Overview

    Internal bleeding is bleeding that occurs within your body. An injury that damages the outside of your body is easy to see. A cut or tear in your skin usually bleeds. You can see what’s hurt, and it’s easy to pinpoint what caused it.

    Internal bleeding isn’t as easy to see or diagnose. Bleeding internally is often the result of trauma or an injury. Less obvious causes can result in internal bleeding, too. These include gastritis , organ damage, or a bleeding disorder .

    In some cases, the bleeding may be a sign of a life-threatening condition. If you or someone you know suddenly develops the following symptoms, seek immediate medical attention. These could be symptoms of internal bleeding:

    • dizziness
    • severe weakness
    • passing out
    • low blood pressure
    • acute visual problems
    • numbness
    • weakness on one side of the body
    • severe headache
    • severe abdominal pain
    • shortness of breath
    • chest pain
    • nausea
    • vomiting
    • diarrhea

    You may notice bloody or dark vomit or stool. Occasionally, if the bleeding is behind the internal organs in the abdomen, you may have bruising around your navel or on the sides of your abdomen.

    Other cases of internal bleeding can be less severe, but it’s still important you see your doctor as soon as you notice symptoms.

    Internal bleeding is a symptom of an injury, condition, or disease. You won’t have internal bleeding without an underlying reason.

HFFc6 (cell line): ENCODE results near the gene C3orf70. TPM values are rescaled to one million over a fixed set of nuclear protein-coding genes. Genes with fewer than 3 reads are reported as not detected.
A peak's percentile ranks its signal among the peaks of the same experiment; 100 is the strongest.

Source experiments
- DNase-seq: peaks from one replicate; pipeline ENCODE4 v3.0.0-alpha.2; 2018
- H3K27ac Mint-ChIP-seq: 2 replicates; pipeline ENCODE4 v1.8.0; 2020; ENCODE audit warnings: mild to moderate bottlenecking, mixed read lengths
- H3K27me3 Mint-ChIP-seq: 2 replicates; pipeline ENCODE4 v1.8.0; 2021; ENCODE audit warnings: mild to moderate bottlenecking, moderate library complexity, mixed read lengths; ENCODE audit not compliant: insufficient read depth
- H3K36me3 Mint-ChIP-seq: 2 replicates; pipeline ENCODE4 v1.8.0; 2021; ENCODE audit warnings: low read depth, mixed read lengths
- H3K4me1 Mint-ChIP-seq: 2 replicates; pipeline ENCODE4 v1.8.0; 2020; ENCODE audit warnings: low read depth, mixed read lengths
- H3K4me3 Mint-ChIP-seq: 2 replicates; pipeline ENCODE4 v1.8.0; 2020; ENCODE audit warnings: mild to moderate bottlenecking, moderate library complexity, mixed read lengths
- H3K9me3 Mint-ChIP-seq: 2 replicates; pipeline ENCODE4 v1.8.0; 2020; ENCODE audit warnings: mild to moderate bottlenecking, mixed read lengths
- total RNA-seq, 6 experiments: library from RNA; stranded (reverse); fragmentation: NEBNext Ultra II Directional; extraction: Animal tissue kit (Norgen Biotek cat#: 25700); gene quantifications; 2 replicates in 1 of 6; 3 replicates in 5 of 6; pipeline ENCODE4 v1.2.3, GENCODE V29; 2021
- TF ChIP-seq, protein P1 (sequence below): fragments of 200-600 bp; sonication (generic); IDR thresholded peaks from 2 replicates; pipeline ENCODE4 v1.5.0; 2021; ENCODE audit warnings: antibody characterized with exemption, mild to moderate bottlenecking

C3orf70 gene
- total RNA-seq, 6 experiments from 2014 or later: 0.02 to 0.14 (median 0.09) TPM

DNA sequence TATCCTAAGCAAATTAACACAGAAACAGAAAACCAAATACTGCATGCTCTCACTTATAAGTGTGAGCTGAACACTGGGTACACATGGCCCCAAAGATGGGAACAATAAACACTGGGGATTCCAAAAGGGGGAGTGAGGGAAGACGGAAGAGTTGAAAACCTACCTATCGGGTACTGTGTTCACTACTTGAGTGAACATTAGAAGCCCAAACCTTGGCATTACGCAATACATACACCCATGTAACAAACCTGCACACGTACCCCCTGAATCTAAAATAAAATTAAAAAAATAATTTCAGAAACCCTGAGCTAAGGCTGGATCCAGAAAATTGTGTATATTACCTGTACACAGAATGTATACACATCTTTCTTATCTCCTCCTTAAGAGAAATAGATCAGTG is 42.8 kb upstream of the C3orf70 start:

Recognizing the symptoms of internal bleeding can help you and your doctor understand what’s bleeding, why it’s bleeding, and what conditions could be contributing to the problem.

    Internal bleeding in your head

    This can cause:

    • weakness , usually on one side of your body
    • numbness , usually on one side of your body
    • tingling, especially in hands and feet
    • severe, sudden headache
    • difficulty swallowing or chewing
    • change in vision or hearing
    • loss of balance, coordination , and eye focus
    • difficulty speaking or understanding speech
    • difficulty writing
    • changes in overall alertness, including increases in sleepiness , lethargy , or stupor
    • loss of consciousness

    Internal bleeding in your chest or abdomen

    This can cause:

    • abdominal pain
    • shortness of breath
    • chest pain
    • dizziness , especially when standing
    • bruising around your navel or on the sides of your abdomen
    • nausea
    • vomiting
    • blood in urine
    • black, tarry stool
    • bleeding from another area, including ears, nose, mouth, or anus